!Kung


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!Kung

 (ko͞ong)
n.
1. A member of a Bushman people of eastern Namibia and western Botswana.
2. The Khoisan language of the !Kung.
Usage Note: The orthographically unusual word !Kung is the name of a people who have traditionally lived as hunter-gatherers in the Kalahari. The language of the !Kung, like many other indigenous languages of southern Africa such as Khoikhoi, Xhosa, and Zulu, employs a series of consonants called clicks that are only rarely found outside of this area of Africa. In English, clicks are found only in a few interjections, such as tsk-tsk, which is technically a repeated alveolar click in which the front end of the tongue is pressed up against the alveolar ridge behind the teeth. The exclamation point in !Kung symbolizes a similar click, but with the front part of the blade of the tongue against the palate close to the alveolar ridge. It is thus called a postalveolar click. In the Xhosa language, which belongs to the Bantu group of languages, the letters xh represent another kind of click made further back in the mouth, on one side or both of the tongue, and accompanied by a puff of air. This sound (similar to that used by a rider when urging a horse to move on) is called an aspirated lateral click.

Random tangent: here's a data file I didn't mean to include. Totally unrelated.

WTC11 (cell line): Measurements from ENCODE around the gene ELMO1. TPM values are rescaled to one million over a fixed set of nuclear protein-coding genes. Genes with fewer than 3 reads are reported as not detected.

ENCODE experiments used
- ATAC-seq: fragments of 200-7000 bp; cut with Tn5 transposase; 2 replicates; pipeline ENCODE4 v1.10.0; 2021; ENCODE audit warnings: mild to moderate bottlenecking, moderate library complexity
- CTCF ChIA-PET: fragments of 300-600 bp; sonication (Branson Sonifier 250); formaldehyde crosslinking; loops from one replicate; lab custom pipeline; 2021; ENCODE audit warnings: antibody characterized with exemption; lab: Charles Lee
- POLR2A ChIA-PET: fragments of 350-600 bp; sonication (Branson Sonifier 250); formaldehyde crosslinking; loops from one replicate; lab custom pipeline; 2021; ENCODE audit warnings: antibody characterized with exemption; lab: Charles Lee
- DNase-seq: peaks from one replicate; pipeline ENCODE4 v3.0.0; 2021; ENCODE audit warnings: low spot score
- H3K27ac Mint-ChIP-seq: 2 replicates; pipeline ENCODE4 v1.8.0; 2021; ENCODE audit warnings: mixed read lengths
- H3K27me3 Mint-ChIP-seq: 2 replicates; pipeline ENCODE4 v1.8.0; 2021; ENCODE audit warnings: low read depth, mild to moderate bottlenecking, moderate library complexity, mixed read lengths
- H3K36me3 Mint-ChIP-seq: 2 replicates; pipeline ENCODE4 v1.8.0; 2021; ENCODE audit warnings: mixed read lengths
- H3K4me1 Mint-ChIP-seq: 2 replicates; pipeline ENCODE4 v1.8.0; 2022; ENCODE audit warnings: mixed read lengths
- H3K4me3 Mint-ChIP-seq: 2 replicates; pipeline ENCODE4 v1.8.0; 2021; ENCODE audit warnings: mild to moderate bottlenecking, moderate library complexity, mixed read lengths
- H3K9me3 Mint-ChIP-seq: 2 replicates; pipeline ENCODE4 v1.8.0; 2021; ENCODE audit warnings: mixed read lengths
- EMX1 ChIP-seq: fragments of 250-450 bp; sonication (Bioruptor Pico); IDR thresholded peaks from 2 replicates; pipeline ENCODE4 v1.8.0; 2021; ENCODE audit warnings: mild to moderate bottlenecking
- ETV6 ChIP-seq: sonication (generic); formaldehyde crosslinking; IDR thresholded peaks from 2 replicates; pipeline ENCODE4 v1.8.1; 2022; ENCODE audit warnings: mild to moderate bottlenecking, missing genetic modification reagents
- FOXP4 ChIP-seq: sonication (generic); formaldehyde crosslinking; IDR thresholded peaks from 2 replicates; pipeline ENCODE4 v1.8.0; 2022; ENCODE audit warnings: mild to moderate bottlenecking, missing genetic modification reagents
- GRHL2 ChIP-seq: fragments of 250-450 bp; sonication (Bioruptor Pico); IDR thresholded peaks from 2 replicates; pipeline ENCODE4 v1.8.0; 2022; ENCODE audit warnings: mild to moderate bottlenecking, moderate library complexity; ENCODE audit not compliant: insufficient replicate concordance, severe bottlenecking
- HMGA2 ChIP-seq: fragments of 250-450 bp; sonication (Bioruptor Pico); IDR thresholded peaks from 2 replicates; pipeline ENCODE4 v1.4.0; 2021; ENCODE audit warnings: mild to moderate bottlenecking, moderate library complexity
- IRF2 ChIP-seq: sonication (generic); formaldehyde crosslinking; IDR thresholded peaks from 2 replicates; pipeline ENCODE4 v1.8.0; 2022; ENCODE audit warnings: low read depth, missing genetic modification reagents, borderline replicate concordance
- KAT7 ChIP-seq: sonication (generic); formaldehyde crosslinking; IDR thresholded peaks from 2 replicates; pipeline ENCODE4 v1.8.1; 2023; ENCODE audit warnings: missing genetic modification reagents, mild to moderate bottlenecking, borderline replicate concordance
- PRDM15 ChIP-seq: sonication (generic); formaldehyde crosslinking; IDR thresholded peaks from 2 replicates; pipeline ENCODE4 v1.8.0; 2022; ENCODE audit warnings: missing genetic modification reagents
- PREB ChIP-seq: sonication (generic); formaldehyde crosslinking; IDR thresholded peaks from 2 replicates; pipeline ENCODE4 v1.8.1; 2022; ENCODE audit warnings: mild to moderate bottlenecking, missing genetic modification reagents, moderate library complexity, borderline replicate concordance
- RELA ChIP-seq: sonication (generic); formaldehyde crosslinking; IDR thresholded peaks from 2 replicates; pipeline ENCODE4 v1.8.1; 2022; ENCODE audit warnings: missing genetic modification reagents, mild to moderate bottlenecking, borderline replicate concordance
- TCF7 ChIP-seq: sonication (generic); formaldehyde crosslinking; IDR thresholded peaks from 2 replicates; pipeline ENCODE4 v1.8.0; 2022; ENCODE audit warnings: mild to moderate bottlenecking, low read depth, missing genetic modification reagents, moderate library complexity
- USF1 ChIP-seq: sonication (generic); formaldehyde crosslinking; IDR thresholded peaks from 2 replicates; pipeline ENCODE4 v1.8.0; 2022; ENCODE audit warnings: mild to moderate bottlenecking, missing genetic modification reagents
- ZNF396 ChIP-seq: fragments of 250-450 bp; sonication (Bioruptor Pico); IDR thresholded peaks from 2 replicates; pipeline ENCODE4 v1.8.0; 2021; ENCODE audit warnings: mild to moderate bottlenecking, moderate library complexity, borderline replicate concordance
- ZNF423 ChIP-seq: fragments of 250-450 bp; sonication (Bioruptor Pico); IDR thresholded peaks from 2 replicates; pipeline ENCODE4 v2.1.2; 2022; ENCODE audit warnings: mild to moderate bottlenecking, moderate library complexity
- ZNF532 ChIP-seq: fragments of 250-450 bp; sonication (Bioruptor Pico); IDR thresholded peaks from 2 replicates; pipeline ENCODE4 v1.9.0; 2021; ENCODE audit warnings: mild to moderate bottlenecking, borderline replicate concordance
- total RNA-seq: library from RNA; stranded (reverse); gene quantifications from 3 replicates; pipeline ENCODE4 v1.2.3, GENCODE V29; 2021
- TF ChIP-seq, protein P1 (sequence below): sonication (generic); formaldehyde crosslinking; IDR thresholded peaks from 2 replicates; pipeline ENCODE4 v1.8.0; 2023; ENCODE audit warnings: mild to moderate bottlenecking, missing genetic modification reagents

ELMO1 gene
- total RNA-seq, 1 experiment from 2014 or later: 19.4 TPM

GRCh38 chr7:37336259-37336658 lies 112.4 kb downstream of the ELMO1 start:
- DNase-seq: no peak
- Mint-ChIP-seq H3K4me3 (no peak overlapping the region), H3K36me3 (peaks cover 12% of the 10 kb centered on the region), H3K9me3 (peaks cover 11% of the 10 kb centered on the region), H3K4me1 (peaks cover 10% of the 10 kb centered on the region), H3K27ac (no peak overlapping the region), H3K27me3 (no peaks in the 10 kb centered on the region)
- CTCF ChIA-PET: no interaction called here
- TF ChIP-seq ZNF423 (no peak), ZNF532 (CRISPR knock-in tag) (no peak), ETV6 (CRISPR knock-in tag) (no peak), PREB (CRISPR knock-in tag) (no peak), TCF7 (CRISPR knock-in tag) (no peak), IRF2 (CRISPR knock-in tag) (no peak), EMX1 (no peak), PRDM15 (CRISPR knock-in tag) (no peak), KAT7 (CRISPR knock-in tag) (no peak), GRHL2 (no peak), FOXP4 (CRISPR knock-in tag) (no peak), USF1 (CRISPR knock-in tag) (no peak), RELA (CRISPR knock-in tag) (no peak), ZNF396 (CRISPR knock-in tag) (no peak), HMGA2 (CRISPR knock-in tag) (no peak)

References in periodicals archive ?
A review of archaeological evidence at southern African sites inhabited by hunter-gatherers known as the !Kung reveals a striking consistency over the past 40,000 years in their way of life, even after the
The !Kung underwent change, but they show a surprising degree of cultural conservatism," Yellen contends.
Yellen has excavated !Kung archaeological sites with colleague Alison S.
Animal bones uncovered at four !Kung campsites show that although they ate fewer wild species beginning in the 1960s, Kalahari residents consumed the same number of species and the same proportions of small and large game as before, Yellen adds.
before Kung represents a click sound in the !Kung language.
At a pivotal 1966 conference, the Harvard anthropologists described !Kung society as relatively isolated, peaceful and sharing; for a few hours each day, men hunted and women gathered edible plants, after which they returned to their camps and pooled their resources.
The usefulness of the !Kung as evolutionary models is now under attack by a member of the original Harvard team.
The !Kung were explicitly selected as a topic of study to illuminate and illustrate the nature of hunting-gathering society in prehistory," Howell maintains.
The social turbulence of the 1960s also affected study of the !Kung, Howell contends.
Bushman groups such as the !Kung have interacted and traded with food-producing groups -- herders and agriculturalists -- for more than 2,000 years, reported James R.
European traders purchased ivory, feathers, horns and skins of animals slain by Bushmen -- including the !Kung -- for tobacco, beads and other goods, while leaving the meat to the Bushmen.
Lee, codirector of the original !Kung project and now at the University of Toronto, says Howell's version of the research is "extremely distorted" and the evidence in Schrire's book is largely unpersuasive.